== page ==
How Much Does It Cost to Become President?
Presidential elections are an expensive venture. At first glance, it may not appear that standing on a stage telling people why they should vote for you would be costly. However, the costs associated with getting a candidate's name out there nationwide for all to become familiar with can be quite expensive.
The staff, airfare, and advertising, including radio and TV ads, can cause a campaign's costs to skyrocket rapidly. Nearly every presidential election has cost more than the ones before it, but the pace of spending has accelerated in the 21st century.
- The cost of campaigning to be elected president has steadily risen over the last 100 years.
- Between 2000 and 2012, campaign spending by the candidates more than quadrupled.
- In the 2016 campaign, Republican Donald Trump and runner-up Democratic nominee Hilary Clinton spent a combined $1.16 billion.
- Including all of the candidates in 2016, the election cost a total of $2.4 billion.
Understanding the Growth in Campaign Spending
Even when adjusted for inflation–or rising prices–the amount of money it takes to become president has increased more than 250-fold from Abraham Lincoln to Donald Trump.
Between 2000 and 2012, the amount spent by the winning candidate's campaign nearly quadrupled, and Political Action Committee (PAC) spending has similarly exploded. National party spending has increased more reasonably, though the Republican National Committee (RNC) and Democratic National Committee (DNC) still spend much more to elect candidates than they did even 15 years ago.
In 1992, the combined campaigns of George H. W. Bush, Bill Clinton, and Ross Perot spent $195.6 million ($360 million in inflation-adjusted dollars). For the 2000 election, the closest race in modern history, neither George W. Bush, the winner nor Al Gore, who lost amid a morass of controversy in Florida, spent more than $200 million.
To win the 2004 election, George W. Bush spent $345 million, which, at the time, was the most expensive campaign in history. The record didn't last long: In 2008, according to the Center for Responsive Politics, the total amount of money spent by and for Barack Obama came in at $730 million, far surpassing Republican nominee John McCain, who spent a mere $333 million—and more than double Bush's outlay.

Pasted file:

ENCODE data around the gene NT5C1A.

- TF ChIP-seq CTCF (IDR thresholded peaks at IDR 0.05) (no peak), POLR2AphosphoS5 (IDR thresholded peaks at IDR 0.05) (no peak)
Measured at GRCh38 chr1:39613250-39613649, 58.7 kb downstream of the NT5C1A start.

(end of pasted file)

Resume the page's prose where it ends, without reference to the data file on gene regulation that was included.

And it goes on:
A mere four years later, for the 2012 election, President Obama spent $722.4 million to win re-election. The DNC added an additional $292.2 million, while PAC spending on his behalf totaled $131.7 million, making the total spent to re-elect the president $1.14 billion. Former Massachusetts Governor Mitt Romney, in a losing effort, spent $449.5 million on his White House bid, with another $386.1 million coming from the RNC and $418.6 million from PACs, bringing the total to $1.254 million.
Usually, the candidate who spends the most money wins. However, that did not prove true during the 2016 elections, when the runner-up, Democratic candidate Hilary Clinton, spent $768 million, nearly twice as much as the eventual winner, Republican candidate Donald Trump, who spent $450 million.
The 2016 Election
At the time, many estimates for the presidential election in 2016 said it would cost at least $3 billion; some even put the number as high as $10 billion. At $2.4 billion, it fell a bit short of that but was still a staggering amount. Among the two nominees, Hillary Clinton's campaign spent a total of $768.5 million, vastly more than the $440 million Donald Trump's campaign spent, according to the Center for Responsive Politics.
That $2.4 billion total is actually lower than the 2012 election's $2.6 billion total, though it doesn't take into account the value of "earned media" (that is, free media) coverage that the candidates (especially Trump) benefited from. Federal Election Commission filings show that Trump personally contributed a total of $66 million toward his campaign, while Clinton contributed $1.4 million of her own money.
The amount the Trump re-election campaign has set as a fundraising target for the 2020 elections.
The Bottom Line
Aside from inflation, what's contributed to the ever-spiraling cost of running for President? It's the sentiment that the more a candidate spends on his or her election campaign, the more likely he or she is to win. The name and face get in front of more people, and, in the end, the one that people see the most of is the one that they vote for. Although the Trump-Clinton election was a different case, the biggest spender typically ends up winning.
Since he is planning to run for re-election in 2020, President Donald Trump chose not to terminate his campaign committee. He has targeted $1 billion as the total he would like to raise for his campaign. The Trump campaign said it raised $30 million in the first quarter of 2019, bringing the campaign's cash on hand to $40.8 million.
So, if you're planning to make a run for the White House, you'll want to start saving your money now.